Google is great, isn't it? I mean to say if you happen to be in bed, laid low by a bad flu and you are not much in the mood for reading because your mind is hopping around in a state of delerium from all the paracetamol you've piled into yourself, you can always press buttons on your laptop and float around Google for a few hours. I don't know why but I wanted to try and find out the weather in the city of Cork, Ireland on the day I was born. Nothing came up. Then I googled news of what happened on the day and again, nothing! I gave up after an advertisement exploded onto the screen offering to tell me if I paid forty euro for the honour. No thanks.
I can therefore surmise that on the day I was born nothing much happened at all. Which is probably a good thing because I am sure my mother had enough to think about and besides, I am also confident that my father had to go to work as he always did, on his bicycle and earn the money to feed us all. There was no big deal with baby showers and video tapes and champagne. I can guarantee that. No, my entry into the world came on a quiet day in Cork city without any fanfare although I do recall my mother recounting over the years the words of the doctor who assisted me into the world, as something on the lines that I, Mary P. McCarthy, 'was the most beautiful baby' he had ever delivered in his entire career! It was not until years later, when I had my own children that I came to the conclusion that most doctors worth their salt are prone to make these memorable statements.
Not a million years ago but long enough ago for it to seem so I took my mother back to Cork to retrace the broken map we had left behind. Unfortunately there was not much left to remind us. The map was not legible, the years had cracked the yellowed streets with erratic, meaningless lines. Jagged corners ran into cul-de-sacs.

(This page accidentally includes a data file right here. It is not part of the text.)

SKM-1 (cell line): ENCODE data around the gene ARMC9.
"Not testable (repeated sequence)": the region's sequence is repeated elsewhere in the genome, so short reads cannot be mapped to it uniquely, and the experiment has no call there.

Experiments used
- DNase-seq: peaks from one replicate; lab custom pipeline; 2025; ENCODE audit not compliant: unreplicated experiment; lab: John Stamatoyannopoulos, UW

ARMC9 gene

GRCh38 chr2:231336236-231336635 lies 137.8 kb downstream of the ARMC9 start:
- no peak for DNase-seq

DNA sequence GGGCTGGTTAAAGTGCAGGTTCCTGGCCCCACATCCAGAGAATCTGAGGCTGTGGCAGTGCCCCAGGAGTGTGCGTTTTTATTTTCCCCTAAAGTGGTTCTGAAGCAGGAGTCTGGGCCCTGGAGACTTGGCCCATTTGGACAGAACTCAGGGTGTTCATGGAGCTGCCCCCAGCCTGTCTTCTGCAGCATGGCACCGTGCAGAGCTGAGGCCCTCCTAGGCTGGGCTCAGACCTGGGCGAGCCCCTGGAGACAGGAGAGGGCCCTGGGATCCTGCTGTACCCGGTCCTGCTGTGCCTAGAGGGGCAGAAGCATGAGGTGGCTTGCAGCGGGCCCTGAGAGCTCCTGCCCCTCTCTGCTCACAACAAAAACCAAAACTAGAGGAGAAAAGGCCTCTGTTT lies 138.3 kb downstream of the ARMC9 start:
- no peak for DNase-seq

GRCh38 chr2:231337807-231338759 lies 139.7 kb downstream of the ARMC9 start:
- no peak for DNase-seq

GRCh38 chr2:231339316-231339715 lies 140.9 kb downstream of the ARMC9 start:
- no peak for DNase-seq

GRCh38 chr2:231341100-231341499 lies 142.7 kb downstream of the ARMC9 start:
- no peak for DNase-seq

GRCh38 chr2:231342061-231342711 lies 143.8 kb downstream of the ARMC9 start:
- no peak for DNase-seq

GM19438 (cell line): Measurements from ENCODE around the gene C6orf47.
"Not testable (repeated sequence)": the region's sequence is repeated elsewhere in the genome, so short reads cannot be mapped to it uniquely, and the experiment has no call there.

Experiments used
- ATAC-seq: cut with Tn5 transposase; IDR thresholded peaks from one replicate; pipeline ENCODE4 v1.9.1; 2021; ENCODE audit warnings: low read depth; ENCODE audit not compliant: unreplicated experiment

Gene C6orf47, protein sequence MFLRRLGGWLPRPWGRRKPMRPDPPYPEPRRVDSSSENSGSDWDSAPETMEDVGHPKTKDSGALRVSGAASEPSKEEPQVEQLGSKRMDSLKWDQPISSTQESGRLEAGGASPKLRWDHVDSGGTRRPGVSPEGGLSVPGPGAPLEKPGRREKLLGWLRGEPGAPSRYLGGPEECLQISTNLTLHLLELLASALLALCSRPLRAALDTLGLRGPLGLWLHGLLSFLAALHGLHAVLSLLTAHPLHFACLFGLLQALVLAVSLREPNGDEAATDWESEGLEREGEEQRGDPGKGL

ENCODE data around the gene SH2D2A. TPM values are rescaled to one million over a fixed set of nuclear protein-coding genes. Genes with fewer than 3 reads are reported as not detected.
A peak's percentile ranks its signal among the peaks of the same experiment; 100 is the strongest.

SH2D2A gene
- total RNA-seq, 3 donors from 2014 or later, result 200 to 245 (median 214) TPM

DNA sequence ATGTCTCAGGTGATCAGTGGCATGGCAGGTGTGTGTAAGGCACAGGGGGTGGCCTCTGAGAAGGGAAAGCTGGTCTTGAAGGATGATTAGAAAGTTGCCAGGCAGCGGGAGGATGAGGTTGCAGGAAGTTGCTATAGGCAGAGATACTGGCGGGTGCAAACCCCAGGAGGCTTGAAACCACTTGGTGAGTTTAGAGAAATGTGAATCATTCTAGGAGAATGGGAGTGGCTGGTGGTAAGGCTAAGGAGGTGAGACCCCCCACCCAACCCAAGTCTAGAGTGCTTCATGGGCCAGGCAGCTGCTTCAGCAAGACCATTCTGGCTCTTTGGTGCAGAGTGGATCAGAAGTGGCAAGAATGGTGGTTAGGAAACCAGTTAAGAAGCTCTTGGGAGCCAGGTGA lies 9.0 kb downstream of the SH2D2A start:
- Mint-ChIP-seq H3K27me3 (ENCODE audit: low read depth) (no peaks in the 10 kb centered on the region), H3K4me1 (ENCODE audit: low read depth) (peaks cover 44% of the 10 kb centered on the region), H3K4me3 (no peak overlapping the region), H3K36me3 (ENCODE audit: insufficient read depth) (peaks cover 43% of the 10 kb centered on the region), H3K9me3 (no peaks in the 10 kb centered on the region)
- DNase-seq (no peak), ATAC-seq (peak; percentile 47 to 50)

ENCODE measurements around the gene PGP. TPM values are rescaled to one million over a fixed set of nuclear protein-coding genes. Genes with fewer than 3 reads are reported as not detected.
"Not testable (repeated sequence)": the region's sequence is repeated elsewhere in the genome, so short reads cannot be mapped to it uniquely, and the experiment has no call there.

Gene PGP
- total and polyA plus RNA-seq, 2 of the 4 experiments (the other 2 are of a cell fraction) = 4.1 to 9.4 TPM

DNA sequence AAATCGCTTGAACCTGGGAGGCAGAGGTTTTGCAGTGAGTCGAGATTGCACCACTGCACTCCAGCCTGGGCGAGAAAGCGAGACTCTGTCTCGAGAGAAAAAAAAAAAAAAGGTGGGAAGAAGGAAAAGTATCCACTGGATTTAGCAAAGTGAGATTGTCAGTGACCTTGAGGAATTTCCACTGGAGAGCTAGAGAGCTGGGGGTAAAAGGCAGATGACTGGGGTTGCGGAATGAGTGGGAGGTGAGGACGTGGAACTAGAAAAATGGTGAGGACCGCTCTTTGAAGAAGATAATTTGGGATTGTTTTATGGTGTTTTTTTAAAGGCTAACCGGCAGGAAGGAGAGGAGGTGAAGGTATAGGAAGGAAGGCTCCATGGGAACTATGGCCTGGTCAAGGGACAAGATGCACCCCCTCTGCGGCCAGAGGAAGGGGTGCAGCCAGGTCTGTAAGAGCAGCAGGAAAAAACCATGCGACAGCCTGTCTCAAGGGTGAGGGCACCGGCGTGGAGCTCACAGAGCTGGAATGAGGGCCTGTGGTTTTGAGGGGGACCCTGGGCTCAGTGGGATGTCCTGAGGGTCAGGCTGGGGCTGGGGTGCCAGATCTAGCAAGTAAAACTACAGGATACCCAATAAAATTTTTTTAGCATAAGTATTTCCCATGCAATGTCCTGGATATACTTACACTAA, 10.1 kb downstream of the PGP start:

My mother's sister was living in a nursing home and the visit was filled with sadness and tears as my Aunt did not know or remember either of us. I then drove my mother to her childhood house only to find that it was in the process of being demolished. The Celtic Tiger took care of that, our history lost even in the buildings. I took a photograph of Mum standing outside on the street where her home used to be and where the crooked blue cobalt walls and torn wallpaper of the living room were the only reminders that a family had once lived within the crumbling stone. I remember my mother trying to smile, desperately attempting to put on a brave gay face, but I knew she was heartbroken. She never looked back.
It is not easy or perhaps the right thing to do to go back to where you came from. Does it really actually make any difference to who or what you've become? When people ask me where I come from, my response is that I come from everywhere. And I believe this to be true. I liken my life to a stew, a good stew at that, filled with many ingredients and inspirations. As my mother used to say, a good stew is a little of everything and not too much of anything.
I decided a long time ago to never look back until Google told me that nothing happened the day I was born and so what, big deal, life just keeps on going regardless, just as it always did. One year as good or bad as the next one. One more crooked line that eventually leads us nowhere.